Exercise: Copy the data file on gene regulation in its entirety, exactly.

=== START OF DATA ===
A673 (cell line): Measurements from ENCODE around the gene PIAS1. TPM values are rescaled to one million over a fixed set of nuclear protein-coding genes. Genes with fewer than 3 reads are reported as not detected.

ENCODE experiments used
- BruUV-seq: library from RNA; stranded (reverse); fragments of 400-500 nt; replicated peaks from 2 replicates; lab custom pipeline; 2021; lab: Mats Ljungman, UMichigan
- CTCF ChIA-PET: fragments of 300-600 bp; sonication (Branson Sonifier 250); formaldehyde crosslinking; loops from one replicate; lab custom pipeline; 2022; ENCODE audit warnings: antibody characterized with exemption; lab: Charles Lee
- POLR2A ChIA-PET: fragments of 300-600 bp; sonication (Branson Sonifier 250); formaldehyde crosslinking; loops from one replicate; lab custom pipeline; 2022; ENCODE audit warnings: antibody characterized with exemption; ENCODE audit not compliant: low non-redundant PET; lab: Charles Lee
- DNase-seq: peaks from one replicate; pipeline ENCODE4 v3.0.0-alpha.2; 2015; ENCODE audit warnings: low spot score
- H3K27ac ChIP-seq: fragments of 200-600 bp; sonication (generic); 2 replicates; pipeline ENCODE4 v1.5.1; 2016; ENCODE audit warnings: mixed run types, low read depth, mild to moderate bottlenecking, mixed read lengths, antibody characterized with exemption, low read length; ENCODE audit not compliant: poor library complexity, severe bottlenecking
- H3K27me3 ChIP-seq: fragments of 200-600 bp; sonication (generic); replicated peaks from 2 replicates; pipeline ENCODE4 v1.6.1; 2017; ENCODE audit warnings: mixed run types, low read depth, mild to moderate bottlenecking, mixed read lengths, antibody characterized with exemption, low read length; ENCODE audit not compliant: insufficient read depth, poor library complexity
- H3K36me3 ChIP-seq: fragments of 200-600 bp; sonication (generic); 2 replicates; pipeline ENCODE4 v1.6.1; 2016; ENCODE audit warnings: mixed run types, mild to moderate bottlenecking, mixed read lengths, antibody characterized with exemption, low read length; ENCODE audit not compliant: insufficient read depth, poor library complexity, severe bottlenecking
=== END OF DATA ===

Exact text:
A673 (cell line): Measurements from ENCODE around the gene PIAS1. TPM values are rescaled to one million over a fixed set of nuclear protein-coding genes. Genes with fewer than 3 reads are reported as not detected.

ENCODE experiments used
- BruUV-seq: library from RNA; stranded (reverse); fragments of 400-500 nt; replicated peaks from 2 replicates; lab custom pipeline; 2021; lab: Mats Ljungman, UMichigan
- CTCF ChIA-PET: fragments of 300-600 bp; sonication (Branson Sonifier 250); formaldehyde crosslinking; loops from one replicate; lab custom pipeline; 2022; ENCODE audit warnings: antibody characterized with exemption; lab: Charles Lee
- POLR2A ChIA-PET: fragments of 300-600 bp; sonication (Branson Sonifier 250); formaldehyde crosslinking; loops from one replicate; lab custom pipeline; 2022; ENCODE audit warnings: antibody characterized with exemption; ENCODE audit not compliant: low non-redundant PET; lab: Charles Lee
- DNase-seq: peaks from one replicate; pipeline ENCODE4 v3.0.0-alpha.2; 2015; ENCODE audit warnings: low spot score
- H3K27ac ChIP-seq: fragments of 200-600 bp; sonication (generic); 2 replicates; pipeline ENCODE4 v1.5.1; 2016; ENCODE audit warnings: mixed run types, low read depth, mild to moderate bottlenecking, mixed read lengths, antibody characterized with exemption, low read length; ENCODE audit not compliant: poor library complexity, severe bottlenecking
- H3K27me3 ChIP-seq: fragments of 200-600 bp; sonication (generic); replicated peaks from 2 replicates; pipeline ENCODE4 v1.6.1; 2017; ENCODE audit warnings: mixed run types, low read depth, mild to moderate bottlenecking, mixed read lengths, antibody characterized with exemption, low read length; ENCODE audit not compliant: insufficient read depth, poor library complexity
- H3K36me3 ChIP-seq: fragments of 200-600 bp; sonication (generic); 2 replicates; pipeline ENCODE4 v1.6.1; 2016; ENCODE audit warnings: mixed run types, mild to moderate bottlenecking, mixed read lengths, antibody characterized with exemption, low read length; ENCODE audit not compliant: insufficient read depth, poor library complexity, severe bottlenecking